Making up Team Alpha 1 was Abdullah Arif, Aakash Prabhu, A.Gracelyn Ruth, and Aarya Dhumal. Together, they came up with the project Inala’s Garden. Working with the organizations, they are focused on getting children to start gardening together. Their project focused on having young people plant flowers, herbs, and vegetables. The yield will provide organic food, and the flowers and herbs can be photographed and used for a social media campaign for Inala.

The team also focused on the fact that studies show children gardening together helps release stress and aids in detachment from negative mental states. Gardening together will help the children bond with each other and the environment. Here they tell us how their project came together: 

How did you collaborate during the Hackathon process?

We clicked the second we started talking with one another. We were assigned roles and got to work. First, we thought of the problem we wanted to fix. We felt that we should target the children’s souls, so we chose to improve their relationship with the environment. We think the children should be able to live in harmony with the environment. Once we figured out the problem, we started brainstorming. Everyone put their ideas forth, and we discussed them until we found an idea that was just perfect. We elaborated on the concept and formed a formal proposal for our solution. 

What are you most proud of about the project you came up with?

Our project can help Inala in many ways, whether it be with funds or its impact on the children. Our project is simple yet highly realistic, and we believe that if anyone has a passion for changing lives, they can think of solutions. We want our project to show others that you do not need money or social presence to be heard. All it takes is passion and the will to help others. We want our project to light a fire in people’s hearts.

Americas Virtual CAS Conference Hackathon for Dianova International 

For our Americas Hackathon, students worked with Dianova International. It is a Swiss-based NGO representing 22 member projects in 19 different countries. The umbrella organization provides organizational, structural, advocacy, and financial support to member projects and their staff to ensure the highest social impact possible. The main areas the students were asked to choose from in creating their project were youth addiction, prevention, family, and awareness-raising.

From eliminating the stigma around mental health struggles and changing school policy regarding youth addiction to raising awareness through family enrolment and social media, the students were asked to consider the issues in question from many angles and come up with a comprehensive plan of action. 

Virtual CAS Conference Hackathon Winners Team 2

Team Alpha 14

The winning team was made up of Rachel Ruiz, Ryan Kanter, Stella Cook, and Shaharyar Siddiqui, and their project is the Socially (Dis) Connected Podcast. The charity said, “We are so impressed with the level of creativity and love the original idea, conciseness, and applicability of the proposal.” Over a series of audio releases, they plan to spread information about the adverse effects that social media has on youth and to inform parents and guardians about how they can help. They intend to feature parents and a variety of specialists to offer their perspectives. Here is how the team worked together to build their project:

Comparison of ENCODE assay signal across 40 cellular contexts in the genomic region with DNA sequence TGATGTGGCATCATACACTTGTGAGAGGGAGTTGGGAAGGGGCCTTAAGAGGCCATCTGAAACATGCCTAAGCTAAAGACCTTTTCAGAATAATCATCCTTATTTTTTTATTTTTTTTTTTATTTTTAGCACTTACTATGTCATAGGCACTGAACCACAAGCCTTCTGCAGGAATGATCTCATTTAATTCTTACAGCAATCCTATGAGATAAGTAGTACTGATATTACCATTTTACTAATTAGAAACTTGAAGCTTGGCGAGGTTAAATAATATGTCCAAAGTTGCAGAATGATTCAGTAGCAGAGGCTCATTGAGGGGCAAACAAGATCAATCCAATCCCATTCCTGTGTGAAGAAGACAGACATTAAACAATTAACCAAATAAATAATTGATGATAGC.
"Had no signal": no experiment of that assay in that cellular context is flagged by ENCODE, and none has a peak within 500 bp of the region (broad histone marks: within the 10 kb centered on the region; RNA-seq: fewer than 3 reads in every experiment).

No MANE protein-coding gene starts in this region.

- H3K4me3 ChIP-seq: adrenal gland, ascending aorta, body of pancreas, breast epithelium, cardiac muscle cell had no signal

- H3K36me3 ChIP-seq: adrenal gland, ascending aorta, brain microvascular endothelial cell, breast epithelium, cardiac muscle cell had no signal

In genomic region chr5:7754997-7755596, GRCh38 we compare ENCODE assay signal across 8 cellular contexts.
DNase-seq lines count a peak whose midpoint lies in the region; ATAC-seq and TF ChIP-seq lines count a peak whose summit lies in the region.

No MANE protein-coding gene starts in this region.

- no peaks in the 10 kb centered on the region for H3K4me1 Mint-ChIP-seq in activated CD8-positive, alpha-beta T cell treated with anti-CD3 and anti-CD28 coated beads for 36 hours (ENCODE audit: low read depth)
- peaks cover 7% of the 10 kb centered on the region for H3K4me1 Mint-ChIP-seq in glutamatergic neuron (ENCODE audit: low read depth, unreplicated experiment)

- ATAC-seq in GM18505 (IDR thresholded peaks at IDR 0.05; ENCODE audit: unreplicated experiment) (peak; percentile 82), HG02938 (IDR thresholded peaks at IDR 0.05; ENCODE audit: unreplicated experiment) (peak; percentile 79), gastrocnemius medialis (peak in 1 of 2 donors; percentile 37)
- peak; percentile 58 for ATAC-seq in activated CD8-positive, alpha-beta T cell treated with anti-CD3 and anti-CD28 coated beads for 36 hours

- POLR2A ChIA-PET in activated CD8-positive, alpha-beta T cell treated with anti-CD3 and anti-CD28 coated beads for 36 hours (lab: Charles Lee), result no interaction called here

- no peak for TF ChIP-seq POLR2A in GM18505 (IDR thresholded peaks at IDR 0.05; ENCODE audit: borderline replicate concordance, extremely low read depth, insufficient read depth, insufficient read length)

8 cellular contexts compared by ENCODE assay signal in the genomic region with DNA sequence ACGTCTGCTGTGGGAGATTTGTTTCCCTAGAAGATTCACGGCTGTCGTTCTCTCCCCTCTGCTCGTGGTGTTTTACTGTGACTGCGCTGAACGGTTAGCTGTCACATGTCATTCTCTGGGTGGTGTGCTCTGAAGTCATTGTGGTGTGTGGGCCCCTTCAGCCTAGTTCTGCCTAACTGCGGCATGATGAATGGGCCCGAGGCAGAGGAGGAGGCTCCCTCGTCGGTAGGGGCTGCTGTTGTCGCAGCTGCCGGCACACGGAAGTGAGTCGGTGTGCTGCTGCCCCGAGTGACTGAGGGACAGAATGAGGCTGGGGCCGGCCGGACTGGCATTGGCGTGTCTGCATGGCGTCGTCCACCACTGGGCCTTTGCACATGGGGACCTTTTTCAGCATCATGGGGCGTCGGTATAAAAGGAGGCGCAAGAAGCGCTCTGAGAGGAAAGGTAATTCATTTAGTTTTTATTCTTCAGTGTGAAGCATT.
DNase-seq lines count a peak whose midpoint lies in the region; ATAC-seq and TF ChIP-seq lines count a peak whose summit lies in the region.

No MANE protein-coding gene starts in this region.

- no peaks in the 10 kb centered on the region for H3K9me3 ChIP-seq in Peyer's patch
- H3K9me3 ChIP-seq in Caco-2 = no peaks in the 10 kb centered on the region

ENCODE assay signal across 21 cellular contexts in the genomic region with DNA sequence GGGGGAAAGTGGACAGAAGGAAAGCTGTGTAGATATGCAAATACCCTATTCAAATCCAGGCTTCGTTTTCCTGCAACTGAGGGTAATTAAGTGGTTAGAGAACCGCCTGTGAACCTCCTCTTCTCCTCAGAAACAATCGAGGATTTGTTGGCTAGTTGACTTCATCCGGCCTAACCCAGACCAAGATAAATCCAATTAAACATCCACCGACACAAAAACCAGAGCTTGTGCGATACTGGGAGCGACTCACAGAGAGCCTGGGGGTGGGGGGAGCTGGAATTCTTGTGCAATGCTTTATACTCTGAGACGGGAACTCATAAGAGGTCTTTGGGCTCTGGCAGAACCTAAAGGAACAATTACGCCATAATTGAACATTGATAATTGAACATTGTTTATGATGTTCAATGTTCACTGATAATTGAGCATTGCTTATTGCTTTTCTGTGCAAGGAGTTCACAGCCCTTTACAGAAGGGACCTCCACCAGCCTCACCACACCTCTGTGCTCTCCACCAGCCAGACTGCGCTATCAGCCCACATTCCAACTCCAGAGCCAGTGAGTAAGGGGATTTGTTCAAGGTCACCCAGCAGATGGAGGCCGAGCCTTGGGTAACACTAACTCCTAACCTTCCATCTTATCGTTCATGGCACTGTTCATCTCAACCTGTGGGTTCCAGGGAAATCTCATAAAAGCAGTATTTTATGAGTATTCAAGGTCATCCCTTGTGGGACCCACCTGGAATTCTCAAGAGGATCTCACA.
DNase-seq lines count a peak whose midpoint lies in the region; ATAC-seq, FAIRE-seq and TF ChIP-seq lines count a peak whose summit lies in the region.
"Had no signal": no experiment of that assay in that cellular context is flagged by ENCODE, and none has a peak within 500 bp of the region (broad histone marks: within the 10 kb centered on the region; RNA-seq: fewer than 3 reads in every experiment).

Congratulations on bringing your project to life! What are you most excited about?

Social media addiction can often go overlooked in today’s society since everyone seems to be using it all of the time. Most people, especially parents, do not know about the negative mental and physical effects social media can have on young people. We are very excited to be able to share this critical information to help tackle this issue.

How do you feel your project can impact Dianova and engage your communities?

Communities often ignore blatant addiction because many people in the community are addicted themselves. However, after listening to our podcast, we feel parents will be inspired to seek the resources necessary for helping their children with their addiction.

How does it feel to be able to donate 1000 USD to Dianova in line with your project? 

We feel delighted to be able to donate to Dianova. Their goals are extremely important and have such a significant impact, so to be able to help fund their journey means a lot.  In collaboration with Dianova, we hope that our project will impact as many people as possible and change their lives for the better.

As always, we would like to extend our sincere thanks and congratulations to all the participants and collaborators of our Virtual CAS Conferences. Their contributions never fail to inspire us, and we look forward to watching students’ ideas put into action as they help these grassroots organizations increase their impact! 

Image Credit: Sandi Clarke via Unsplash